Improving business processes requires tracking inefficiencies in how an organization captures market demand, supply or measurement. How are an organizational activities and tasks executed to capture client demands? How can an organization improve its capacity to deliver products and services? How does the organization capture and evaluate costs and benefits? Enterprise applications provide responses to these fundamental questions in allowing management to map the current state of existing processes, implement best practices around ideal designs of how these processes should work, and measure organizational progress to these goals.

The resulting ‘process-centric” view of the organization is often a weak approximation of the reality of business practice, and as such limits the usefulness of enterprise applications. One reason for this is that business process improvement was originally designed for organizations producing standardized physical goods, modeling processes around personalized services and/or information delivery has proven a much more difficult assignment. Implementing business processes assumes that management (or their business partners) understand where an industry or a market is headed, an assumption that is sorely tested today in industries ranging from information services to banking to telecommunications.

Moreover, the notion of “best practices” which assumes that there is “one best way” to build product or deliver services has been widely disputed in organizations that have traditionally put a premium on company culture, customization, and understanding individual customer needs. Finally, improving business processes assumes that the employees and managers involved in the targeted processes agree with organizational objectives, and are willing and able to follow organizational guidelines. In many situations, even this assumption is contested by those that prefer focusing on the realities of their organization and their market (i.e. getting the job done) than complying to unrealistic or unworkable company procedures. For all of these reasons, “process-centric” software most often offers management a highly distorted view of the realities of the workplace.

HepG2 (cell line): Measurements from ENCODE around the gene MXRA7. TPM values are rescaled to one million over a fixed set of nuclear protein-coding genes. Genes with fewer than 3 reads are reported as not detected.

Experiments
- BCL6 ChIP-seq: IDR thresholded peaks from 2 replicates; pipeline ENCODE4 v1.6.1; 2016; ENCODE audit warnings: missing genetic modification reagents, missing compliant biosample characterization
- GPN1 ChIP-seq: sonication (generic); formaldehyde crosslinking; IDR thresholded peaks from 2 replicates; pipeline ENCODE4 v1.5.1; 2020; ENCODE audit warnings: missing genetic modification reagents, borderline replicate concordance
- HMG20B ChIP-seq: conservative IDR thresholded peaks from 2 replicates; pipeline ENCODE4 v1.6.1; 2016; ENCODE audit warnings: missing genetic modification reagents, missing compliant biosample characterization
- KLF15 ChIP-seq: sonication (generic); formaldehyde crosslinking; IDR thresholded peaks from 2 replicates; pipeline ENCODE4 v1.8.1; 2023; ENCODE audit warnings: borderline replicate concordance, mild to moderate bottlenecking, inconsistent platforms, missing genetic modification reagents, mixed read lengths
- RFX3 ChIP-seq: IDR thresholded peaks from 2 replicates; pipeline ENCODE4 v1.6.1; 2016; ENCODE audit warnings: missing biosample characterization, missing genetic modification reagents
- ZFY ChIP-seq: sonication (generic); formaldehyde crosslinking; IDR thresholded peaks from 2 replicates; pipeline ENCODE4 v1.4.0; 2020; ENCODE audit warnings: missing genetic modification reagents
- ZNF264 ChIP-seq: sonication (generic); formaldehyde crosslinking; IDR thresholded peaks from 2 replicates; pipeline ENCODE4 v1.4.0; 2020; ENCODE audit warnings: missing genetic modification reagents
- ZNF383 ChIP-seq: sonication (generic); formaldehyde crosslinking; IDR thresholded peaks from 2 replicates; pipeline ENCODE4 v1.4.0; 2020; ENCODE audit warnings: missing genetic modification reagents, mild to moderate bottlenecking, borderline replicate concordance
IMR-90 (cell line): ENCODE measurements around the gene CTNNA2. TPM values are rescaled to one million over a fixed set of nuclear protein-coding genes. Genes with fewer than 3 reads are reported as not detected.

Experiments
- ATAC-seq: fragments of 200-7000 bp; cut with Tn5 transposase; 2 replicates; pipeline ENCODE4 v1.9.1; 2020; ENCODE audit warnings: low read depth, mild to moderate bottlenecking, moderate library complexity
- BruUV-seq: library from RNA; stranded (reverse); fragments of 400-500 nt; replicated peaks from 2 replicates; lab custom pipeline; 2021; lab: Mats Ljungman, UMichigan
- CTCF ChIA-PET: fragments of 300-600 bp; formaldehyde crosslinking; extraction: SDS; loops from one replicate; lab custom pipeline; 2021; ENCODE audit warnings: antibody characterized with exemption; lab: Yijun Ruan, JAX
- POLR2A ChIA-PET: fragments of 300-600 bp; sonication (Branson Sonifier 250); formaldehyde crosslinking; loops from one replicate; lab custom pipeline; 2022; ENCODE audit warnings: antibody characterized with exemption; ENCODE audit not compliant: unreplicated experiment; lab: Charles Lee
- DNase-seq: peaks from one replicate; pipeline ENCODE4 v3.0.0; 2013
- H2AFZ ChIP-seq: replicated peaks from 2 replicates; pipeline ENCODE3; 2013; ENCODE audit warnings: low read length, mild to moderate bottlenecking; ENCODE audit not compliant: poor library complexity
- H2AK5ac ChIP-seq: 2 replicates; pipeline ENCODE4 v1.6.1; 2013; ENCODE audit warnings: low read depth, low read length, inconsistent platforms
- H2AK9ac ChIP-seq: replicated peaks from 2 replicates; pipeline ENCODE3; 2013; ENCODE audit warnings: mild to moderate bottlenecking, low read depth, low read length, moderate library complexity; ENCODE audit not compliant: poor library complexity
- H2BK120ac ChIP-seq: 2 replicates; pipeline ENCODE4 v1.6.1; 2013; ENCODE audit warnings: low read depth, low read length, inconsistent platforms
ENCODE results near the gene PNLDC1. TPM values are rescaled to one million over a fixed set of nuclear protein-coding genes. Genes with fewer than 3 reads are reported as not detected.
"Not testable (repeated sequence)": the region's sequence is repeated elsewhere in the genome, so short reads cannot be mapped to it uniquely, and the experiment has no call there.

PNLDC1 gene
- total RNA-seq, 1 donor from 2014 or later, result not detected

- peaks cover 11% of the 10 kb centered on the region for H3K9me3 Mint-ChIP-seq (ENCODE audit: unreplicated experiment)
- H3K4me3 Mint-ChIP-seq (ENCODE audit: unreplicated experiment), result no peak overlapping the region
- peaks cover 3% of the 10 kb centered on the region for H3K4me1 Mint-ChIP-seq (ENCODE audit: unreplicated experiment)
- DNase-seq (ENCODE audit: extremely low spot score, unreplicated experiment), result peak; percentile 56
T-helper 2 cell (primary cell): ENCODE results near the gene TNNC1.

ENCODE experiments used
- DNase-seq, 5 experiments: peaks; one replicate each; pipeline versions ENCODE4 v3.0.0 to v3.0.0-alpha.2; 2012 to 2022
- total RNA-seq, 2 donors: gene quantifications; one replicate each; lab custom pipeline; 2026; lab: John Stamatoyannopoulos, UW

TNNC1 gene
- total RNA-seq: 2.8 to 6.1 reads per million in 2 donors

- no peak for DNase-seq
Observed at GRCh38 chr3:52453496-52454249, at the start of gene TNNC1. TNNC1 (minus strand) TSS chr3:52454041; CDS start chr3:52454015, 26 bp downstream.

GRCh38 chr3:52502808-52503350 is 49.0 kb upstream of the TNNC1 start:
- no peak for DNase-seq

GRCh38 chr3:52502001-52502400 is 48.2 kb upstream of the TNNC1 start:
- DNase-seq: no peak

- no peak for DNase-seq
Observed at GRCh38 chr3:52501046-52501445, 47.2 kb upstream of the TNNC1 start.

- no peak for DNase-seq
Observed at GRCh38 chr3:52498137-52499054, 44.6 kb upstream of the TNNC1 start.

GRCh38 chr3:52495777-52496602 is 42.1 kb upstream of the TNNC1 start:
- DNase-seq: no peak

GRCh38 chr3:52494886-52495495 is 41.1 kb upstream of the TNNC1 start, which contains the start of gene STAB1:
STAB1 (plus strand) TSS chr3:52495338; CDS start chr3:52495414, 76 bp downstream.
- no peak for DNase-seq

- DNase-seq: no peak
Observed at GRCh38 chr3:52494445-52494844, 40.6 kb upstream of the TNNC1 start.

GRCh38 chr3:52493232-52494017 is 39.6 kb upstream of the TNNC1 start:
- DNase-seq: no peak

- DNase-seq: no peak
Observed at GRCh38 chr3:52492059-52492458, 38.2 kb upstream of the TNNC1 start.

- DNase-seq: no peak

If we abandon the notion of processes, how can business applications be modeled to provide a more realistic view of work? A growing number of management specialists are underlining the importance of networks in understanding how employees and managers actually get work done. In business, networks are interconnected systems of people that share common interests, beliefs, and goals. Social and business networks are used by workers and managers alike to solve problems, to identify opportunities, to build trust and passion, and make sense of their jobs, organizations and careers. These networks cross organizational boundaries; they are composed of centers of influence (the “hubs”) and are held together by the intensity of personal relationships (the “links”).